A staggering 13.4 million records revealed late Sunday under the "Paradise Papers" investigation conducted by International Consortium of Investigative Journalists (ICIJ) claims to expose U.S. President Donald Trump's ties to Russia, secret dealings of the chief fundraiser for Canadian Prime Minister Justin Trudeau and the offshore interests of U.K. Queen Elizabeth and over 120 politicians around the world.
According to the piece published on the ICIJ's website, the leaked documents show "how deeply the offshore financial system is entangled with the overlapping worlds of political players, private wealth and corporate giants, including Apple, Nike, Uber and other global companies" that the consortium claims avoid taxes "through increasingly imaginative bookkeeping maneuvers."
Offshore accounts in "tax havens," while often lawful, are criticized for deepening the pockets of the rich outside of the constraints of the legal system. Their element of secrecy also tends to attract underhanded business, sometimes linking tycoons to traffickers, money launderers and other crooked dealers.
"The most detailed revelations emerge in decades of corporate records from the white-shoe offshore law firm Appleby and corporate services provider Estera, two businesses that operated together under the Appleby name until Estera became independent in 2016," ICIJ added in the piece, touching upon the firm at center point of interest for the investigation.
"At least 31,000 of the individual and corporate clients included in Appleby's records are U.S. citizens or have U.S. addresses, more than from any other country. Appleby also counted clients from the United Kingdom, China and Canada among its biggest sources of business," the consortium said. "Nearly 7 million records from Appleby and affiliates cover the period from 1950 to 2016 and include emails, billion-dollar loan agreements and bank statements involving at least 25,000 entities connected to people in 180 countries."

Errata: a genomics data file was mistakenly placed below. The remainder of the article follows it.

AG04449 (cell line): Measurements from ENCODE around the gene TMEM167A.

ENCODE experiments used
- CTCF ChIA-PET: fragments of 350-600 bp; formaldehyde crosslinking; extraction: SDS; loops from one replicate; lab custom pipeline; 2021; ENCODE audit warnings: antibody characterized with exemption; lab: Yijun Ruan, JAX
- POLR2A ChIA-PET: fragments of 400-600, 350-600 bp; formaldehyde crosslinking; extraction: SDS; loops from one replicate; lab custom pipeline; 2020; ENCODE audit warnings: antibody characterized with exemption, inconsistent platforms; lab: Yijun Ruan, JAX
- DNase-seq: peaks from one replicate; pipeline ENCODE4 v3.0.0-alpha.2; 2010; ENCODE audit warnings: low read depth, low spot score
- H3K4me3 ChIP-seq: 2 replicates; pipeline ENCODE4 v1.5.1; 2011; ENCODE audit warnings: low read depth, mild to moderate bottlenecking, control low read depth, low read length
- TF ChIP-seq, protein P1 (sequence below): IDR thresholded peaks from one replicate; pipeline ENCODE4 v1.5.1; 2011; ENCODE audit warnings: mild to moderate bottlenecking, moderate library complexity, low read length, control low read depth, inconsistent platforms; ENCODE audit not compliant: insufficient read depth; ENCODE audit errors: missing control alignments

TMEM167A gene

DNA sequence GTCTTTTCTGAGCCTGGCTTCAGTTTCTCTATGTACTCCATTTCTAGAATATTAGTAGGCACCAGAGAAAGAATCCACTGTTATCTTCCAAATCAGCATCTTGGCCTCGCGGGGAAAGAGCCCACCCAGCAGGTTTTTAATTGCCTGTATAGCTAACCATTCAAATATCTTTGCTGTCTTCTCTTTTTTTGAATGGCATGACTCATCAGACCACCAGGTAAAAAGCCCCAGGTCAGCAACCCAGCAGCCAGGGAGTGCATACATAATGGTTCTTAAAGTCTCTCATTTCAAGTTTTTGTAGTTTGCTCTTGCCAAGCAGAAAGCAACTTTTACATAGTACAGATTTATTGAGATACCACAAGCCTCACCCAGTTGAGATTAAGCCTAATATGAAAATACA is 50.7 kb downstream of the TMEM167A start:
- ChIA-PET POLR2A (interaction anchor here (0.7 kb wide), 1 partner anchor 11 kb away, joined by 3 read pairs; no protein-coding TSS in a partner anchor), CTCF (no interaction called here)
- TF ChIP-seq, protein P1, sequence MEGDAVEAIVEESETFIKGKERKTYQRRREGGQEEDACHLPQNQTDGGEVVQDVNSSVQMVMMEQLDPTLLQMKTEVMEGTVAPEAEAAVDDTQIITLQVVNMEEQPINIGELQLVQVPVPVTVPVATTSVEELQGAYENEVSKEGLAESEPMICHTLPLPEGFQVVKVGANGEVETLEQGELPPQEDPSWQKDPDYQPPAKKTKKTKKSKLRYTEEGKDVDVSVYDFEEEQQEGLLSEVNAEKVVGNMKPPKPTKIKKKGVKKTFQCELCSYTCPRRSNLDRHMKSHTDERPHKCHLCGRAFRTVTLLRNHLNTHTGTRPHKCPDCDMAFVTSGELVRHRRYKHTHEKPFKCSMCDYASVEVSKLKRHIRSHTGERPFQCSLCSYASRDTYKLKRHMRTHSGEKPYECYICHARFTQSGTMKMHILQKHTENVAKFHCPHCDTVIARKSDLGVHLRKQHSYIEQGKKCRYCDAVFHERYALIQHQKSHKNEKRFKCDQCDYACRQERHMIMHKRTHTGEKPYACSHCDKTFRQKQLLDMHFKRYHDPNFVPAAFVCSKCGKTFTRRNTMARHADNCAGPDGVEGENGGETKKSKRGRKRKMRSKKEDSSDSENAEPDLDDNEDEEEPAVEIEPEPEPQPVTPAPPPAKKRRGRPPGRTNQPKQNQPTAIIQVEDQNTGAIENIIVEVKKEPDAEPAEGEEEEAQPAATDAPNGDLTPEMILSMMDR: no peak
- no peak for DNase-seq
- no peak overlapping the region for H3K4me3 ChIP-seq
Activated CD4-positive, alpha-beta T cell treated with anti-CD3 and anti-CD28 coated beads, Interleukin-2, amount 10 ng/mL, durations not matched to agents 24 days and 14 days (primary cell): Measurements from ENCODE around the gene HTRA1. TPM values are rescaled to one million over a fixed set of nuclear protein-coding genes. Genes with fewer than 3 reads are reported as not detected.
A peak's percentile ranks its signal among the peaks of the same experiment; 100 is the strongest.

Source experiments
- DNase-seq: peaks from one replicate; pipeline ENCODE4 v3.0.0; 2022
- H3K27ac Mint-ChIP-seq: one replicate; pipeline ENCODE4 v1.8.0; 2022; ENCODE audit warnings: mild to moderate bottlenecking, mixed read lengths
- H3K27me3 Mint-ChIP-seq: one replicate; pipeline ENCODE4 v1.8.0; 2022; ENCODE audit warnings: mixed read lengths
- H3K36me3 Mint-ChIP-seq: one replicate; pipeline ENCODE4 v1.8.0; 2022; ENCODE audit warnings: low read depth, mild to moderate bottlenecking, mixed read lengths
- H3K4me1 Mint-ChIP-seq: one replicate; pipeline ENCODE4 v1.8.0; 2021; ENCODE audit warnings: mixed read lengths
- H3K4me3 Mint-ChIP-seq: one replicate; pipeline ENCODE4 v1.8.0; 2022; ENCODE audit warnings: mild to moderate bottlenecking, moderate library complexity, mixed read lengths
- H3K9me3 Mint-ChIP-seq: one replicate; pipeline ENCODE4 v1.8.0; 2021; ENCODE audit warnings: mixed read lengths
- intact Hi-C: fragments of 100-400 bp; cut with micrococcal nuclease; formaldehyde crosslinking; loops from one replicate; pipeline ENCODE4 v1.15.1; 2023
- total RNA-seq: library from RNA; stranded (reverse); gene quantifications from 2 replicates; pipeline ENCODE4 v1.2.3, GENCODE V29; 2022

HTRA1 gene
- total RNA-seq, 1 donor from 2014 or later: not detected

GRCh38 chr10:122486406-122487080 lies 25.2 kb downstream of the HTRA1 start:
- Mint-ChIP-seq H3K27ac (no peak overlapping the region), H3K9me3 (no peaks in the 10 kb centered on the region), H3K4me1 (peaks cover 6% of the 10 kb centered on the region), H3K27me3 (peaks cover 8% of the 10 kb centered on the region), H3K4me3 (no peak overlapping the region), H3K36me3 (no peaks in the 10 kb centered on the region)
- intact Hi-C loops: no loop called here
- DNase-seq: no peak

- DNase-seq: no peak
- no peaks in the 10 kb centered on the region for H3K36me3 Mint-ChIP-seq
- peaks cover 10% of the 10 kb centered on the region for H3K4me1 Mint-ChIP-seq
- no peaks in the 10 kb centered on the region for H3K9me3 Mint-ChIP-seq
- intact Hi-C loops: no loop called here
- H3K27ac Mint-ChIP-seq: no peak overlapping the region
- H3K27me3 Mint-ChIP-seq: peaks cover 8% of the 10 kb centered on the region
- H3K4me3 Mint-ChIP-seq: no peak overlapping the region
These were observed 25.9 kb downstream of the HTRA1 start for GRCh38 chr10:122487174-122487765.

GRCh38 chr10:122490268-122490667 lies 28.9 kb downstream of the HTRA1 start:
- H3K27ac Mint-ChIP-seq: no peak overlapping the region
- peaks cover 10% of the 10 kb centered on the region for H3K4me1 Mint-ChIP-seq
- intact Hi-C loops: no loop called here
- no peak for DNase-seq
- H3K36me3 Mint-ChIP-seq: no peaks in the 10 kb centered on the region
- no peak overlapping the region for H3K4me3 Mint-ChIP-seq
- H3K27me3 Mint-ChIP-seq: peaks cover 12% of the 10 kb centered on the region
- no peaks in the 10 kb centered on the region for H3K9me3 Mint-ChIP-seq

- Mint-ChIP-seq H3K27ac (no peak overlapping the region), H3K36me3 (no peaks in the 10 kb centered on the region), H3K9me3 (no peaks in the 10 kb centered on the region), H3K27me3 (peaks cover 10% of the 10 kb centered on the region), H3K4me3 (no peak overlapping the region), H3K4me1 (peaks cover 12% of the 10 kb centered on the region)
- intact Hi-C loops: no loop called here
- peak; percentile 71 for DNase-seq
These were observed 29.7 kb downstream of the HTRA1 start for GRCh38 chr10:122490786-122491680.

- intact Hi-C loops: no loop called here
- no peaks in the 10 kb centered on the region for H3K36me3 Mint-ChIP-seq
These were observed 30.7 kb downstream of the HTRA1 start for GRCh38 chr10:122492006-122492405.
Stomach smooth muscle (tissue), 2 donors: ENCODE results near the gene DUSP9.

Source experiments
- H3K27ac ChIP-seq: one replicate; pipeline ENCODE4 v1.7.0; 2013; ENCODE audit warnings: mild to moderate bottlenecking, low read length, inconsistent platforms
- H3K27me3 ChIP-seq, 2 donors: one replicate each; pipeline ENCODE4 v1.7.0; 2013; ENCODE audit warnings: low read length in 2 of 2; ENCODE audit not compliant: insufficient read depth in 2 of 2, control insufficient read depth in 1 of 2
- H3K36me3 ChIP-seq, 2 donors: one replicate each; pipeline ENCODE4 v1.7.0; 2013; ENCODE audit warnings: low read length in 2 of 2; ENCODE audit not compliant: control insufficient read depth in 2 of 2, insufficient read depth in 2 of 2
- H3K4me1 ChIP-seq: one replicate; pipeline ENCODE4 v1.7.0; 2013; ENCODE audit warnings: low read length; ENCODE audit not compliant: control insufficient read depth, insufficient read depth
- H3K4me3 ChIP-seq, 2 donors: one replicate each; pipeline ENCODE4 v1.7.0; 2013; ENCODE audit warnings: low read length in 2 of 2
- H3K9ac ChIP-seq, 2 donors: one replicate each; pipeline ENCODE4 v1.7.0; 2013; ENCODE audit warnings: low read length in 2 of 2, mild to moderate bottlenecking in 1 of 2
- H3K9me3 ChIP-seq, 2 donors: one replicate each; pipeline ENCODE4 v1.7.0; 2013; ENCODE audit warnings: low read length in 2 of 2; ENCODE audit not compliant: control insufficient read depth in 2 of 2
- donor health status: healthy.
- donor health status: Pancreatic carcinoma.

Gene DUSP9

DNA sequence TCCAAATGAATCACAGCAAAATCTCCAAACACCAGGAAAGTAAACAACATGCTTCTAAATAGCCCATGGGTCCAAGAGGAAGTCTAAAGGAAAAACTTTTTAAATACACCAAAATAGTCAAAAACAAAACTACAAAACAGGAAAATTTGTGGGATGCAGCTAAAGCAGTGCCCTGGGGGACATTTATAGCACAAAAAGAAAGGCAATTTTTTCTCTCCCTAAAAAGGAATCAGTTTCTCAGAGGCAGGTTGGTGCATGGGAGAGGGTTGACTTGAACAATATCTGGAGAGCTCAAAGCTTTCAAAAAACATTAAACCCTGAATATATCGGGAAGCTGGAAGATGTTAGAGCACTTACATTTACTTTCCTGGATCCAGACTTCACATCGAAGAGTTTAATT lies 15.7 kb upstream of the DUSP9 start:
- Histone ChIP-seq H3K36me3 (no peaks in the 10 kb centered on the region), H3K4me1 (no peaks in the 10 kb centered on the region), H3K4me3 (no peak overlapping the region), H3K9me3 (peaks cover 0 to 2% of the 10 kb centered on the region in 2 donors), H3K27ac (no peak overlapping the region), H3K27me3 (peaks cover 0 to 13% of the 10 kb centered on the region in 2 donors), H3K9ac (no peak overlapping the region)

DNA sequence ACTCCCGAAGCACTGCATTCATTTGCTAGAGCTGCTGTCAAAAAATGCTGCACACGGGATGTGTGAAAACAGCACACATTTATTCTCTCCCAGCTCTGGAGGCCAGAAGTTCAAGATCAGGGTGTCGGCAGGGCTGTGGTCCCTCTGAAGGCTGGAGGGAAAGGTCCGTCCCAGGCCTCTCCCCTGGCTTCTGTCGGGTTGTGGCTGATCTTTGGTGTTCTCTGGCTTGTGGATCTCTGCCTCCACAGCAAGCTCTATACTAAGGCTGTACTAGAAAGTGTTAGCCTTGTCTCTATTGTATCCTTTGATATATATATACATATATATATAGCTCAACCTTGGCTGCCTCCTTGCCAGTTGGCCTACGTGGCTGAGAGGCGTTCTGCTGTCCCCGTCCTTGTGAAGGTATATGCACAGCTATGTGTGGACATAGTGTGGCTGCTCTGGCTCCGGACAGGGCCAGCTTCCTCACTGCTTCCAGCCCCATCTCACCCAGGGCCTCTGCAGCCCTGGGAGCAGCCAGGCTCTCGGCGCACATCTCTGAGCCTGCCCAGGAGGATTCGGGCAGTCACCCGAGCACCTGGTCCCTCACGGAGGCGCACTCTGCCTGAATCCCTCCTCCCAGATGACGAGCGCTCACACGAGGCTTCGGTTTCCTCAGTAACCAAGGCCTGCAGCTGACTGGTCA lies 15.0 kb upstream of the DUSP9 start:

"One offshore web leads to Trump's commerce secretary, private equity tycoon Wilbur Ross, who has a stake in a shipping company that has received more than $68 million in revenue since 2014 from a Russian energy company co-owned by the son-in-law of Russian President Vladimir Putin," ICIJ said in the piece, pointing to the alleged ties of Trump to the Russian government.
According to the investigation, Appleby files show how Ross has used a chain of Cayman Islands entities "to maintain a financial stake" in Navigator Holdings, a shipping company whose top clients include the "Kremlin-linked energy firm Sibur."
"Among Sibur's key owners are Kirill Shamalov, Putin's son-in-law, and Gennady Timchenko, a billionaire the U.S. government sanctioned in 2014 because of his links to Putin. Sibur is a major customer of Navigator, paying the company more than $23 million in 2016."
The consortium also claims that offshore ties of more than a dozen Trump advisers, Cabinet members and major donors appear in the leaked data.
Regarding the sovereign of the U.K., ICIJ said that Elizabeth II has invested millions of dollars in medical and consumer loan companies, citing Appleby's files. "While the Queen's private estate, the Duchy of Lancaster, provides some details of its investments in U.K. property, such as commercial buildings scattered across southern England, it has never disclosed details of its offshore investments."
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